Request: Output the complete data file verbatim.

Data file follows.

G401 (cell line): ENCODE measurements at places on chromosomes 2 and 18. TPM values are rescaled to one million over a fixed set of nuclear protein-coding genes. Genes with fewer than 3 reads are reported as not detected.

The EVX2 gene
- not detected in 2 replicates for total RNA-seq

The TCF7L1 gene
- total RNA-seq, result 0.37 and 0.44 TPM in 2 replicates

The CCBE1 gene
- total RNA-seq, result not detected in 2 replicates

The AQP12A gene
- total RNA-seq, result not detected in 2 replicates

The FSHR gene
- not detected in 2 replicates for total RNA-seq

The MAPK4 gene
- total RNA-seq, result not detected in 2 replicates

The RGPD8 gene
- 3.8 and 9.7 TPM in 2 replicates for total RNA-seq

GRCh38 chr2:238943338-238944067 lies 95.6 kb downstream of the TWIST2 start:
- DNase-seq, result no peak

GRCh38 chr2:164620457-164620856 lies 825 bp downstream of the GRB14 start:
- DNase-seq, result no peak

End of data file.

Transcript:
G401 (cell line): ENCODE measurements at places on chromosomes 2 and 18. TPM values are rescaled to one million over a fixed set of nuclear protein-coding genes. Genes with fewer than 3 reads are reported as not detected.

The EVX2 gene
- not detected in 2 replicates for total RNA-seq

The TCF7L1 gene
- total RNA-seq, result 0.37 and 0.44 TPM in 2 replicates

The CCBE1 gene
- total RNA-seq, result not detected in 2 replicates

The AQP12A gene
- total RNA-seq, result not detected in 2 replicates

The FSHR gene
- not detected in 2 replicates for total RNA-seq

The MAPK4 gene
- total RNA-seq, result not detected in 2 replicates

The RGPD8 gene
- 3.8 and 9.7 TPM in 2 replicates for total RNA-seq

GRCh38 chr2:238943338-238944067 lies 95.6 kb downstream of the TWIST2 start:
- DNase-seq, result no peak

GRCh38 chr2:164620457-164620856 lies 825 bp downstream of the GRB14 start:
- DNase-seq, result no peak